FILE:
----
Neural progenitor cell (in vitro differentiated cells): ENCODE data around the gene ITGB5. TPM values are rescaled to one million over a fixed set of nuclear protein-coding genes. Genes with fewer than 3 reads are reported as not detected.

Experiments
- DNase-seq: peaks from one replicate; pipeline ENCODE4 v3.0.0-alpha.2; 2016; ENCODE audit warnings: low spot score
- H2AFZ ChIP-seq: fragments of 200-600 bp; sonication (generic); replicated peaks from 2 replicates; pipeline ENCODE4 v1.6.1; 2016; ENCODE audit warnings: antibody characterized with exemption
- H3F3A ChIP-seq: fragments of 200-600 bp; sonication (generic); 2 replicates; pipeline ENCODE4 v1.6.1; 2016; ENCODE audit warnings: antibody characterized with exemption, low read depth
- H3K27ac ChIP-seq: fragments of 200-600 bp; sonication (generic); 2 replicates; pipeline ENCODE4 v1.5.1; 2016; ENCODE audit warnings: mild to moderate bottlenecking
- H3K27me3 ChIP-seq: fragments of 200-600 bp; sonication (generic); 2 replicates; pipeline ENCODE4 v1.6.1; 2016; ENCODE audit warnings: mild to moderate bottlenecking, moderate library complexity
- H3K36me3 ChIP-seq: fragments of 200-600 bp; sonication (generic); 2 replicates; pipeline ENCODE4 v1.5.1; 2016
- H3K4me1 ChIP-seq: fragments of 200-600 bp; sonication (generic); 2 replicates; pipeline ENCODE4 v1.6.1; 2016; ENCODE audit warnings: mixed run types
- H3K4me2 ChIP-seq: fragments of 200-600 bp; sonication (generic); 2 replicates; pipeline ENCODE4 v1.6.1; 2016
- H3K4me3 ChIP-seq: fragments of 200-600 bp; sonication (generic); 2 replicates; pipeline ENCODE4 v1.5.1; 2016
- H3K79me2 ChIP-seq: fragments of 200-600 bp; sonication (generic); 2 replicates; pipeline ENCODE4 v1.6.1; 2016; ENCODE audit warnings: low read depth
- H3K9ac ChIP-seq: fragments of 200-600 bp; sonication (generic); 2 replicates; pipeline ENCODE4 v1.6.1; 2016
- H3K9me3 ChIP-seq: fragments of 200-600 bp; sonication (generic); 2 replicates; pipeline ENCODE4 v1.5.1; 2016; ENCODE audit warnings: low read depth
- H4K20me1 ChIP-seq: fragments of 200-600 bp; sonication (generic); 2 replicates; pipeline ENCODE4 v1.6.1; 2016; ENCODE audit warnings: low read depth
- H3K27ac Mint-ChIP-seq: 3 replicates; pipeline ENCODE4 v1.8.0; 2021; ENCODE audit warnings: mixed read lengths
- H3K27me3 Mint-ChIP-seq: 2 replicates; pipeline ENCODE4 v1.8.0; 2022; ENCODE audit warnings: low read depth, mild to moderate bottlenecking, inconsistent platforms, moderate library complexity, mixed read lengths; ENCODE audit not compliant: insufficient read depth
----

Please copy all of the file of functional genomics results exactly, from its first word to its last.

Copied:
Neural progenitor cell (in vitro differentiated cells): ENCODE data around the gene ITGB5. TPM values are rescaled to one million over a fixed set of nuclear protein-coding genes. Genes with fewer than 3 reads are reported as not detected.

Experiments
- DNase-seq: peaks from one replicate; pipeline ENCODE4 v3.0.0-alpha.2; 2016; ENCODE audit warnings: low spot score
- H2AFZ ChIP-seq: fragments of 200-600 bp; sonication (generic); replicated peaks from 2 replicates; pipeline ENCODE4 v1.6.1; 2016; ENCODE audit warnings: antibody characterized with exemption
- H3F3A ChIP-seq: fragments of 200-600 bp; sonication (generic); 2 replicates; pipeline ENCODE4 v1.6.1; 2016; ENCODE audit warnings: antibody characterized with exemption, low read depth
- H3K27ac ChIP-seq: fragments of 200-600 bp; sonication (generic); 2 replicates; pipeline ENCODE4 v1.5.1; 2016; ENCODE audit warnings: mild to moderate bottlenecking
- H3K27me3 ChIP-seq: fragments of 200-600 bp; sonication (generic); 2 replicates; pipeline ENCODE4 v1.6.1; 2016; ENCODE audit warnings: mild to moderate bottlenecking, moderate library complexity
- H3K36me3 ChIP-seq: fragments of 200-600 bp; sonication (generic); 2 replicates; pipeline ENCODE4 v1.5.1; 2016
- H3K4me1 ChIP-seq: fragments of 200-600 bp; sonication (generic); 2 replicates; pipeline ENCODE4 v1.6.1; 2016; ENCODE audit warnings: mixed run types
- H3K4me2 ChIP-seq: fragments of 200-600 bp; sonication (generic); 2 replicates; pipeline ENCODE4 v1.6.1; 2016
- H3K4me3 ChIP-seq: fragments of 200-600 bp; sonication (generic); 2 replicates; pipeline ENCODE4 v1.5.1; 2016
- H3K79me2 ChIP-seq: fragments of 200-600 bp; sonication (generic); 2 replicates; pipeline ENCODE4 v1.6.1; 2016; ENCODE audit warnings: low read depth
- H3K9ac ChIP-seq: fragments of 200-600 bp; sonication (generic); 2 replicates; pipeline ENCODE4 v1.6.1; 2016
- H3K9me3 ChIP-seq: fragments of 200-600 bp; sonication (generic); 2 replicates; pipeline ENCODE4 v1.5.1; 2016; ENCODE audit warnings: low read depth
- H4K20me1 ChIP-seq: fragments of 200-600 bp; sonication (generic); 2 replicates; pipeline ENCODE4 v1.6.1; 2016; ENCODE audit warnings: low read depth
- H3K27ac Mint-ChIP-seq: 3 replicates; pipeline ENCODE4 v1.8.0; 2021; ENCODE audit warnings: mixed read lengths
- H3K27me3 Mint-ChIP-seq: 2 replicates; pipeline ENCODE4 v1.8.0; 2022; ENCODE audit warnings: low read depth, mild to moderate bottlenecking, inconsistent platforms, moderate library complexity, mixed read lengths; ENCODE audit not compliant: insufficient read depth